Far from perfect – he could simply undo the damage Gillard and Rudd did – and it wouldn’t be perfect or earth shaking.

    The idea that only small steps can be taken will simply make ALP policy permament.

    He needs to gut it, salt the earth and make them pass their taxes and regulation again.

    Imagine arguing for the Gillardian agenda again after she is widely reviled.

  11. Combine_Dave

    Tony and company are doing what they can in the face of massive resistance

    Yeah, that resistance includes sneering from the Cats

    Picture this if you will. Tug-a-war. With Abbott in the middle and the cats pulling on one end and an assortment of moochers, vested interests, duopolists and socialists on the other.

    On which side are you James?

  12. whyisitso

    Far from perfect – he could simply undo the damage Gillard and Rudd did

    All right Mr Know-It-All, tell us how, for example, he can abolish the Carbon Tax.

  13. whyisitso

    Also perhaps you can tell us how to go about reversing the NBN without paying massive compensation re set-in-concrete contracts.

  14. Combine_Dave

    From what I’ve seen of coffee shops here is that more and more they are shedding staff, with the owner working longer hours and doing more of the hard-yards themselves (can’t be good for the unemployed).

  15. whyisitso

    We then end up having a Labor / Greens / PUP Coalition.

    That’s what Davidson, and apparently the majority of commenters on this site now are praying for.

  16. .

    What an absolute load of shit.

  17. .

    whyisitso
    #1335907, posted on June 6, 2014 at 1:01 pm
    Far from perfect – he could simply undo the damage Gillard and Rudd did

    All right Mr Know-It-All, tell us how, for example, he can abolish the Carbon Tax.

    You’re such a bedwetter that you actually oppose repealing the Gillardian agenda.

  18. Robert Blair

    Mr whyisitso:

    You wish to cement the ratchet in place. Socialist government advances the agenda, Conservatives do nothing, Socialists advance again. That, Mr whyisitso, is the Road To Serfdom.

    There is no point expending energy, time and treasure to re-elect a do-nothing conservative government. Invest either in an alternative party, or in insulating you and yours from the socialist steam-roller.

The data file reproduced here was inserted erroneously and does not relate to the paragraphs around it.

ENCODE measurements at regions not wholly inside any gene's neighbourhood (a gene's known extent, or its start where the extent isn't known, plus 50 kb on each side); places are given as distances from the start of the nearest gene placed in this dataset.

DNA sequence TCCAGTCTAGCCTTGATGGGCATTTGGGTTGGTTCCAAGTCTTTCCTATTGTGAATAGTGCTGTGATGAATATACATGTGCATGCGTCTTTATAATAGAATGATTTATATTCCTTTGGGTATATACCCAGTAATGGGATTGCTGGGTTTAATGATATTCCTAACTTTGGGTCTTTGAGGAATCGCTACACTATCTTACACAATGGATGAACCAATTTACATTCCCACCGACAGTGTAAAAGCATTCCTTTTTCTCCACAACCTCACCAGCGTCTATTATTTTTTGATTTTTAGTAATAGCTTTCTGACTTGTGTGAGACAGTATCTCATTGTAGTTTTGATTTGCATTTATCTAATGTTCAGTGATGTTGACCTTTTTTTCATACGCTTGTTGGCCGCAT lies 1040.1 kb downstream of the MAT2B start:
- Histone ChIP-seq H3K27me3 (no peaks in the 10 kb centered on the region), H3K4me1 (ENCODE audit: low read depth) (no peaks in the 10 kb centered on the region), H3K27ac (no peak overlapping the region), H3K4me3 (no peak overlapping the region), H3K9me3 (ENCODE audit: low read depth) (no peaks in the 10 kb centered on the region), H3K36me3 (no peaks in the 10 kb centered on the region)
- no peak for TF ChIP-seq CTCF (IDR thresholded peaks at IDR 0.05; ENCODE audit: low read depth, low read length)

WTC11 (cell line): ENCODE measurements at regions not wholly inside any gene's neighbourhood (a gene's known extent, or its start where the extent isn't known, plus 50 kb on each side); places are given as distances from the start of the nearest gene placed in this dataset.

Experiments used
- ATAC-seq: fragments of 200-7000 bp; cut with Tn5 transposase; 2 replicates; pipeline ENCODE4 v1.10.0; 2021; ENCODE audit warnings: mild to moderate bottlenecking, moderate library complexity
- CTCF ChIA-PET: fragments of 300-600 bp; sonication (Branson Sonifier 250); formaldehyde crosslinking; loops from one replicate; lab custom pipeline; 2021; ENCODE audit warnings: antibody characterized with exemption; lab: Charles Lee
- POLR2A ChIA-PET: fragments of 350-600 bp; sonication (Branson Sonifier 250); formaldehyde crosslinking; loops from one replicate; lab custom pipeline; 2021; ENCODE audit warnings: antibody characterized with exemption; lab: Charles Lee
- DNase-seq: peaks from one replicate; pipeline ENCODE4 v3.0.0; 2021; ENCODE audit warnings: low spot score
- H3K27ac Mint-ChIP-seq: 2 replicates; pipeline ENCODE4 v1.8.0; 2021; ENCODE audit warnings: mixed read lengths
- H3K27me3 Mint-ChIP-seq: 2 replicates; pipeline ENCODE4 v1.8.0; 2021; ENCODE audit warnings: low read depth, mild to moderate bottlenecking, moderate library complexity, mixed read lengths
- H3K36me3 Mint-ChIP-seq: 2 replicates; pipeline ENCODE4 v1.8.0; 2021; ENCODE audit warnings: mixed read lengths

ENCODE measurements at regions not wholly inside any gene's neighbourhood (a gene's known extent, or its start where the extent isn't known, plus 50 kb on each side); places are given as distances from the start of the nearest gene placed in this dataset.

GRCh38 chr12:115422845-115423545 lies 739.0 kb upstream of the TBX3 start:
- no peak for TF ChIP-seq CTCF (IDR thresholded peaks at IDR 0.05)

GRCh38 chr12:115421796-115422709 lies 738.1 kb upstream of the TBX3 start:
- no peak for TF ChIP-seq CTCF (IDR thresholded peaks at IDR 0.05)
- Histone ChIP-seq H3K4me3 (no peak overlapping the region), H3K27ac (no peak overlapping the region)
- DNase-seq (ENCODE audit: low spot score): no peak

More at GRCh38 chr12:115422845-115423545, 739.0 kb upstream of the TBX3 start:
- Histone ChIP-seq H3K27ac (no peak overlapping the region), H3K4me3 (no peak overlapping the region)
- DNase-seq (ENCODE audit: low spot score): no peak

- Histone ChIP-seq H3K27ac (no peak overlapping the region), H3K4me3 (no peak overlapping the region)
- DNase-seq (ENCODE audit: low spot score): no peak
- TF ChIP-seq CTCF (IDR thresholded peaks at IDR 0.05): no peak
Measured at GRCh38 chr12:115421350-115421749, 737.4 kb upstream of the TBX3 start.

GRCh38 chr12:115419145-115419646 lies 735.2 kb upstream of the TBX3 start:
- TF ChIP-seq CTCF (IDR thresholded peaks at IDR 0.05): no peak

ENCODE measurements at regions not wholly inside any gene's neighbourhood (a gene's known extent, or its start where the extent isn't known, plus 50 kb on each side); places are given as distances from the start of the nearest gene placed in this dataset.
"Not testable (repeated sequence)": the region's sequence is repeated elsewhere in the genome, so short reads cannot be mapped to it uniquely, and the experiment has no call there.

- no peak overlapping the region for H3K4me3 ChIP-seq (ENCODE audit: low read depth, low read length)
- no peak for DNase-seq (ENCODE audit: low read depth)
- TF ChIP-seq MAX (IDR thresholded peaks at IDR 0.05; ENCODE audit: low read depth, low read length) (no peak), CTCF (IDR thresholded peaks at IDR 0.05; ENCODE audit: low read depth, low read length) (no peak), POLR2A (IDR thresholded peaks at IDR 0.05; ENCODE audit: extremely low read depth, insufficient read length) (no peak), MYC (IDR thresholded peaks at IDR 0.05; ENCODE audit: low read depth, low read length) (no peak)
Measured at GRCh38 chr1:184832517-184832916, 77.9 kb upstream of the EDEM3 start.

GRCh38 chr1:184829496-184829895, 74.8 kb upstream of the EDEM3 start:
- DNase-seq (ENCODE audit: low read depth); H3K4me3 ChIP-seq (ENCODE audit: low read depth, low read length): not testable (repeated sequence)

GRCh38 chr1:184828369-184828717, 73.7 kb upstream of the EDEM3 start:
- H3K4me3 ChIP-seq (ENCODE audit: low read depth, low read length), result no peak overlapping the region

If you don’t agree that Abbot and Co are do nothing’s in terms of trying to roll the agenda back, then argue that case.
    Don’t creep around here whinging that Cats are being mean to the nice conservatives.

    Those cats will go straight back to purring once the conservatives start doing what they were elected to do.

    Now buzz off and check your Bunsen burner’s, you superannuated old yankee git.

  19. .

    Couldn’t have said it better myself Robert.

    This “strategy” is madness. Madness.

  20. Mr Skeletor

    A great article, hope Sinc reads it considering some of the crap he has come up with of late.

  21. whyisitso

    Well you dickhead socialists, how does Abbott get to repeal the Carbon Tax? A question you continue to ignore.

  22. struth

    “Tony and company are doing what they can in the face of massive resistance”

    Really?

    The whole time they were in opposition and all this time in government and they come up with this plan. Not good enough.
    Us banging on about minimum wages while correct, and yes is having an effect, shows an absolute ignorance of the real and massive problems at the coal face. Worksafe and red and green tape.
    OH@S and red and green tape enforced upon business is making it impossible to operate.